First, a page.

Gratitude Wreath

gratitude-wreath-collage‘Tis the season for gratitude!

In effort to start teaching Mateo about being thankful while creating a fun display for the kitchen, we got busy making a gratitude wreath. This is, by far, my favorite crafting project for a number of reasons. First off, my main goal as a mother is to successfully manage to not raise an asshole. A large part of that is cultivating a feeling of thankfulness for one’s life. I, myself, start my mornings with an email gratitude list with a few friends and I love how it gets me in a thankful frame of mind before I get wrapped up in the day to day stresses of life. This is a practice I want to cultivate early in him. Therefore, part of this crafting experience was talking about what makes us happy. Doing so with an almost two year old sounds something like this (please be advised that despite my efforts, my son thinks his name is Taymo. I’m hoping this passes):

Me: What makes you happy?
Mateo: Taymo happy!
Me: Yes. Do dinosaurs make you happy?
Mateo: Taymo happy dinosaur!
Me: Great. Do Thomas trains make you happy
Mateo: Taymo happy dinosaur Thomas train.


From there, we moved on to listing the things that I know make my son happy as I wrote the items on each of the handprints. He sat on my lap and it was the sweetest experience we’ve had in a while. I asked “does mama make you happy?” and he would say yes. Then we would talk about why the person or thing in question makes him happy (ex: “mama makes you happy because she loves you and gives you hugs?”) as I wrote the name on the handprint. Once all the hands were labeled, we moved to the gluing portion of the craft. These are the moments that define why I craft with my toddler. Sure, sometimes it ends up with glue in the nose or paint in my mouth. On more than one occasion something didn’t go his way and a meltdown ensued. But, then there are these moments of discussion and memory making between my kid and I. Those are the moments I wouldn’t trade for the world.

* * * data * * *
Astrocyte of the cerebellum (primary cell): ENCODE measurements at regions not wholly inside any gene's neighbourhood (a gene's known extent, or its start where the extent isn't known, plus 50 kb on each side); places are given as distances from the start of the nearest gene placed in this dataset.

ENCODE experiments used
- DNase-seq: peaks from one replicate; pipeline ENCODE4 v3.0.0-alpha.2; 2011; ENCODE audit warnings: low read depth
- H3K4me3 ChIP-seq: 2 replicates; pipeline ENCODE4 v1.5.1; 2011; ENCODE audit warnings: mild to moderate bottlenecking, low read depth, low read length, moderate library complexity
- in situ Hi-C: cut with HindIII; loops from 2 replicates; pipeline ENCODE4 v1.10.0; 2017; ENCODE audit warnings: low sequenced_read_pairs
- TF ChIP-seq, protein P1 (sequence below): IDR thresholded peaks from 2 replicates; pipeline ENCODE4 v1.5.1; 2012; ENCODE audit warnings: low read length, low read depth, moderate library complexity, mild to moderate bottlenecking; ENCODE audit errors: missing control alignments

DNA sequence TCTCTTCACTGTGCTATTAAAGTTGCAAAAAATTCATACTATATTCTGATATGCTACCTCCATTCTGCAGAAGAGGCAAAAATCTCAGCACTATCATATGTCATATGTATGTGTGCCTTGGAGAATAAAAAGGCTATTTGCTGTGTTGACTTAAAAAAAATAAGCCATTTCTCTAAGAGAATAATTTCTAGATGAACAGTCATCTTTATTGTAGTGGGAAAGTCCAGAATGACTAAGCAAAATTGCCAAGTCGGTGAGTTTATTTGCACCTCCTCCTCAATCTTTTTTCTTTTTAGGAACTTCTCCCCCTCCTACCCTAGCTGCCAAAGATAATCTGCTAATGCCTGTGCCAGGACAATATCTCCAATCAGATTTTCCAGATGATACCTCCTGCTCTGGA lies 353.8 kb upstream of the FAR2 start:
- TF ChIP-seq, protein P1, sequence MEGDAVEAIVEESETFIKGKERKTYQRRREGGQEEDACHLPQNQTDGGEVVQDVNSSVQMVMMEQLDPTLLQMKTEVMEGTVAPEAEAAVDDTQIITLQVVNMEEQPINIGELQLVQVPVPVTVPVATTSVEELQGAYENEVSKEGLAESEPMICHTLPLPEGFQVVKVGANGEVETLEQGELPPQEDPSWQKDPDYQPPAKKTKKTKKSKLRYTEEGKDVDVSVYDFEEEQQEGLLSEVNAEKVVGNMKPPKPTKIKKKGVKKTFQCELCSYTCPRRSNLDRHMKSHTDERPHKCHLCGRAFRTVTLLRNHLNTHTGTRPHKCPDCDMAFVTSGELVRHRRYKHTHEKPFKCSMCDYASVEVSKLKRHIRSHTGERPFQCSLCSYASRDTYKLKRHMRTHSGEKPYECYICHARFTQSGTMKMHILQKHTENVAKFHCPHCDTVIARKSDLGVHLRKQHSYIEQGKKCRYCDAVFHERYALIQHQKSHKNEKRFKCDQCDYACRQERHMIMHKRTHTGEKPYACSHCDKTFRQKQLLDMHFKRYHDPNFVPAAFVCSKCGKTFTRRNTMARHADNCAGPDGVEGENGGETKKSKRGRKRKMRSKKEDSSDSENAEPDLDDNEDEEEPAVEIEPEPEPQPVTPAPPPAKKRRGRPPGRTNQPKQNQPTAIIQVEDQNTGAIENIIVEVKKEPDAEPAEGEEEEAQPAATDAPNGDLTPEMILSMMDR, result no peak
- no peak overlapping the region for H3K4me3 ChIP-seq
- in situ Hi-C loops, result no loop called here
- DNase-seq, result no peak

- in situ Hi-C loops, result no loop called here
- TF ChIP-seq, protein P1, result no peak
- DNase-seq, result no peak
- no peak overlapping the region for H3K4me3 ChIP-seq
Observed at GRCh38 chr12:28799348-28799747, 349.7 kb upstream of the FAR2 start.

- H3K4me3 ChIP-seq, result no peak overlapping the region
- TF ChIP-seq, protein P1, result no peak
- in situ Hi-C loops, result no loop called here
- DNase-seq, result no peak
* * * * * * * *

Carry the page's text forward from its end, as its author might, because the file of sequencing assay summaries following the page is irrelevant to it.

1. Paper plate
  2. Construction paper
  3. Pencil to trace your child’s hand
  4. Glue
  5. Sharpie


  1. Trace your child’s hand on a piece of construction paper. I did this randomly while he was coloring. Then, I used it to create the handprints to cover the perimeter of the paper plate while he was napping.
  2. Talk about what he or she is thankful for. As they list the things that they’re grateful for, write one item or person on each handprint.
  3. Once all the handprints are labeled, have your child glue them to the edge of the plate until all are attached and the perimeter is covered. Label the wreath and display.

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